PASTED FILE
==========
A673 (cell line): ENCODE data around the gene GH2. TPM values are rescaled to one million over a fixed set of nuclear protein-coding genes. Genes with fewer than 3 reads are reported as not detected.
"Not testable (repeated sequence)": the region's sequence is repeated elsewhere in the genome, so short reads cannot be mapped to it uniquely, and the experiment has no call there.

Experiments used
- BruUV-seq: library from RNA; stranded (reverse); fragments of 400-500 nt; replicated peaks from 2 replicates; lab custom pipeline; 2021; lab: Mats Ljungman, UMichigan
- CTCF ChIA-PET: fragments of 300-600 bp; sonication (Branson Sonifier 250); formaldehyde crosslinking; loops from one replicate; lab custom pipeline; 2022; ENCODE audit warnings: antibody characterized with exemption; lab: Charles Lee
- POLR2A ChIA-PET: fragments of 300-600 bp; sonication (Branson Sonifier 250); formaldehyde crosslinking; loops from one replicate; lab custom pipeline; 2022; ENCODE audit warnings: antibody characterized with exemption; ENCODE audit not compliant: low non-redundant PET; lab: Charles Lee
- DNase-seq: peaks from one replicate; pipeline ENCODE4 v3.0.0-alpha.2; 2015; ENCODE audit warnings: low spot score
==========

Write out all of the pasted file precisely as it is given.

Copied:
A673 (cell line): ENCODE data around the gene GH2. TPM values are rescaled to one million over a fixed set of nuclear protein-coding genes. Genes with fewer than 3 reads are reported as not detected.
"Not testable (repeated sequence)": the region's sequence is repeated elsewhere in the genome, so short reads cannot be mapped to it uniquely, and the experiment has no call there.

Experiments used
- BruUV-seq: library from RNA; stranded (reverse); fragments of 400-500 nt; replicated peaks from 2 replicates; lab custom pipeline; 2021; lab: Mats Ljungman, UMichigan
- CTCF ChIA-PET: fragments of 300-600 bp; sonication (Branson Sonifier 250); formaldehyde crosslinking; loops from one replicate; lab custom pipeline; 2022; ENCODE audit warnings: antibody characterized with exemption; lab: Charles Lee
- POLR2A ChIA-PET: fragments of 300-600 bp; sonication (Branson Sonifier 250); formaldehyde crosslinking; loops from one replicate; lab custom pipeline; 2022; ENCODE audit warnings: antibody characterized with exemption; ENCODE audit not compliant: low non-redundant PET; lab: Charles Lee
- DNase-seq: peaks from one replicate; pipeline ENCODE4 v3.0.0-alpha.2; 2015; ENCODE audit warnings: low spot score